Suma no miyako Genpei Tsutsuji (Azaleas of the Minamoto and Taira clans in the capital at Suma: 須磨都源平躑躅) premiered as a ningyô jôruri (puppet play: 人形淨瑠璃) at the Takemoto no Shibai, Osaka in 1730. Kabuki staged its first version in 1763. The dramatization was based on the Heike monogatari (Tale of the Heike Clan: 平家物語) and Genpei seisuiki (History of the Rise and Fall of the Genji and Heike: 源平盛衰記) — chronicles about the pivotal struggle (1156-1185) between the Minamoto (Genji) and Taira (Heike) clans ending at the battle of Dannoura in western Honshû.
The play serves as a prelude to the most famous individual confrontation in samurai legend — the slaying at Ichinotani of the fifteen-year-old Atsumori, son of a Taira general, by the Minamoto general Kumagai no Naozane, serving Minamoto no Yoshitsune (1159-1189). As it happens, Kumagai owes a debt of gratitude to Atsumori's mother, for she had saved Kumagai and his wife from execution 17 years earlier. Having no other way to honor his debt, Kumagai substitutes and sacrifices his own son for Atsumori. This shocking turn of events only delays the inevitable, however, and finally Kumagai must slay Atsumori. Distraught at the loss of his son and his failure to save Atsumori, Kumagai renounces his allegiance to the Minamoto and takes the vows of a Buddhist monk.
The 1832 production of the play included the Gojôbashi no ba ("Gojô Bridge scene"), newly written for the revival. The episode was, in part, an parody of the celebrated encounter on Kyoto’s Gojô Bridge between the young Minamoto general Yoshitsune (Ushiwakamaru) and the warrior priest Benkei. In the Gojôbashi no ba, Atsumori disguises himself as a woman named Kohagi and takes refuge with the fan-seller Kazusa and his daughter Katsurako. As Atsumori is about to be captured by the Minamoto, Kumagai happens to visit the shop and has Kazusa sacrifice Katsurako to honor his debt by protecting Atsumori. He then presents her head in place of Atsumori’s to deflect his fellow Minamoto from their mission. Later, as Atsumori prays for Katsurako’s soul at the Gojô Bridge, Atsumori gives a war-fan (gunsen) to Kumagai and promises to meet him on the battlefield at Ichinotani.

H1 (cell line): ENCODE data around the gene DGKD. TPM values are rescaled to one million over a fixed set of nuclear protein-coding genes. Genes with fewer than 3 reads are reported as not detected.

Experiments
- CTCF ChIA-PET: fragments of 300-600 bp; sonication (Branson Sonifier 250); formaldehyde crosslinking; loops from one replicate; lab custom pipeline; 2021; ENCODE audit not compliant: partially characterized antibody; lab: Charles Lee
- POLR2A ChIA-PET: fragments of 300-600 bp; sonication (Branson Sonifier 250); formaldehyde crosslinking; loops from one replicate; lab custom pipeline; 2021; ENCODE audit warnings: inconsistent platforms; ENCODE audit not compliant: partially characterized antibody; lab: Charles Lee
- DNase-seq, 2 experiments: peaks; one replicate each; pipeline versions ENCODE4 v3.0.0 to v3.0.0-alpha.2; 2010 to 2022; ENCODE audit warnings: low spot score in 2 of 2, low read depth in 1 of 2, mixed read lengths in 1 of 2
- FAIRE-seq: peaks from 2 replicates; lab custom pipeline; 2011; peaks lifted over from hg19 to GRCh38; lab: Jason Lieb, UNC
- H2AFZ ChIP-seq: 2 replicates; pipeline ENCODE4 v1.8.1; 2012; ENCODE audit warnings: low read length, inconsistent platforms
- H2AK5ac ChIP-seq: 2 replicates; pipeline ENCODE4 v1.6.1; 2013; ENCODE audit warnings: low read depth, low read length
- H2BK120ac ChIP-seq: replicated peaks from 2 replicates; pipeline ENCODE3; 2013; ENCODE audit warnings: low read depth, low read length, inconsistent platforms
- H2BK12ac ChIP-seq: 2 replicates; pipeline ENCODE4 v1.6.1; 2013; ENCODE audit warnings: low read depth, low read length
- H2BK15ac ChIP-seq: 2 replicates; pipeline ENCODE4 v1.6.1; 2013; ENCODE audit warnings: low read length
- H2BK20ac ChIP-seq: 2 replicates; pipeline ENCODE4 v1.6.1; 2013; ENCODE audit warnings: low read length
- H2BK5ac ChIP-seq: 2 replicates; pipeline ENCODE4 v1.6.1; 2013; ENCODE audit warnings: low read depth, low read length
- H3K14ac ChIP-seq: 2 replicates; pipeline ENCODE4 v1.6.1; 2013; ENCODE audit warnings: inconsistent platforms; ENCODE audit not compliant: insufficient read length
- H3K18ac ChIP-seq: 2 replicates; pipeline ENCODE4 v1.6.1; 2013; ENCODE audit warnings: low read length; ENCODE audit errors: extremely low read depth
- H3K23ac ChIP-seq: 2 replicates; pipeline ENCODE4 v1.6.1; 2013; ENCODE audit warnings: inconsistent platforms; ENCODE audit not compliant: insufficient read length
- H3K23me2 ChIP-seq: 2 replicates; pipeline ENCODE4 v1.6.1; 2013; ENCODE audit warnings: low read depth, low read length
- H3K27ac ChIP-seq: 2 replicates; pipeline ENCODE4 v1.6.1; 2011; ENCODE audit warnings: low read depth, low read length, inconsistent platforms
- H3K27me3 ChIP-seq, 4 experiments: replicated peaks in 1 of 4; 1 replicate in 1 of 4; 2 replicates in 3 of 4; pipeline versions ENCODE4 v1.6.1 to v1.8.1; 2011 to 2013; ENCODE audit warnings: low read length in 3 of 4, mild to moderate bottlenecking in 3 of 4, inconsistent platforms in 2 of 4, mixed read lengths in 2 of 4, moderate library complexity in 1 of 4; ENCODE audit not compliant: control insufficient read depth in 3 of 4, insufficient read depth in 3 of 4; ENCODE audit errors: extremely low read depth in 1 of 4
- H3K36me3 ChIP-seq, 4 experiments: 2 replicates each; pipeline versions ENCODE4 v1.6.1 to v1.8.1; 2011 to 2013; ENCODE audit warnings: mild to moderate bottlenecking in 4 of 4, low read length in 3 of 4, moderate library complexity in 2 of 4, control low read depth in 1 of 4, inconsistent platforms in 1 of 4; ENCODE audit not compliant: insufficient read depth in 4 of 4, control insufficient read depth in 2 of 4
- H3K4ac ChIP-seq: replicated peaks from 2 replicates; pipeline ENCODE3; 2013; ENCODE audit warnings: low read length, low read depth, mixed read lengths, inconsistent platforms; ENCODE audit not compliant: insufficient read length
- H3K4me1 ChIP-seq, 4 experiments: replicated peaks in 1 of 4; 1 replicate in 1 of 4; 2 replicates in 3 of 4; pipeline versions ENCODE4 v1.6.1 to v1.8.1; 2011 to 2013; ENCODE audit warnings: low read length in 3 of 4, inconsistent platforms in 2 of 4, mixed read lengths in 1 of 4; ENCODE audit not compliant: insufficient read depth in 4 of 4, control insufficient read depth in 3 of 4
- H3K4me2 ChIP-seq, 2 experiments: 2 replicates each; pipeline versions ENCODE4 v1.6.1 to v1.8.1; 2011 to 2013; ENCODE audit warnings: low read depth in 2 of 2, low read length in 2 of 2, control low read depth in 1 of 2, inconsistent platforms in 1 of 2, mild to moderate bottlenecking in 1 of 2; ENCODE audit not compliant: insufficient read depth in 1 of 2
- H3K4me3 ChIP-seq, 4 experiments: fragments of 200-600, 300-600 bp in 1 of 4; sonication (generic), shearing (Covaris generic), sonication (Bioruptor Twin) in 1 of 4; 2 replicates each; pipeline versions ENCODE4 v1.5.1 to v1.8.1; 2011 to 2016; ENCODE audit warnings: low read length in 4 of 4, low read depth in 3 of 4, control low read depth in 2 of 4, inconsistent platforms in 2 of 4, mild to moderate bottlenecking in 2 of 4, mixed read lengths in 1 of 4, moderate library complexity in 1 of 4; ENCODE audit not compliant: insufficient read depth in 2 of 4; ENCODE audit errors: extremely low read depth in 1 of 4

Hokuei’s print was issued for the premiere of the newly staged "Gojô Bridge scene" for the revival of Suma no miyako, as described above. Remarkably, this fine design appears to be Hokuei's earliest okubi-e (lit., "large head" or close-up bust portraits: 大首絵), an astonishing achievement for his first foray into the format. It is arguably one of the finest okubi-e ever issued in Osaka printmaking. Early edition examples are known with publisher seals for both Honsei (Honya Seishichi: 本屋清七) and Kawaji. Kasuke's block cutting is superb, with intricate patterns effectively balanced by open space. There is also a second state of this design, a namizuri (ordinary edition: 並摺絵) for a performance of the same play in 3/1833 at the Kyoto Shijô Kitagawa no Shibai. The actors' names and roles were added, but, curiously, although Onoe Tamizô II replaced Shijaku I, the face remained unchanged — perhaps due to rushing out the print production only a month after the first edition to meet the new demand in Kyoto. There is also a namizuri edition without the actors' names and roles.
Other impressions can be found in the Victoria & Albert Museum, the Newark Museum, Sackler Museum (Smithsonion Institution), and Musées d'Art et d'Histoire, Bruxelles.
Okada Isajirô (a celebrated private Japanese collection not seen in public for more than 70 years until its recent dispersal ― a blockbuster event in the world of kamigata-e; see KAM below)
References: KAM, Kuroda Genji, Kamigata-e ichiran (Review of Kamigata Pictures), 1929, plate 71 & p. 98; KNP-6, p. 251 (Osaka) and p. 265 (Kyoto); IKB-I, no. 1-480; KUM, p. 98 and plate 71; NKE, p. 622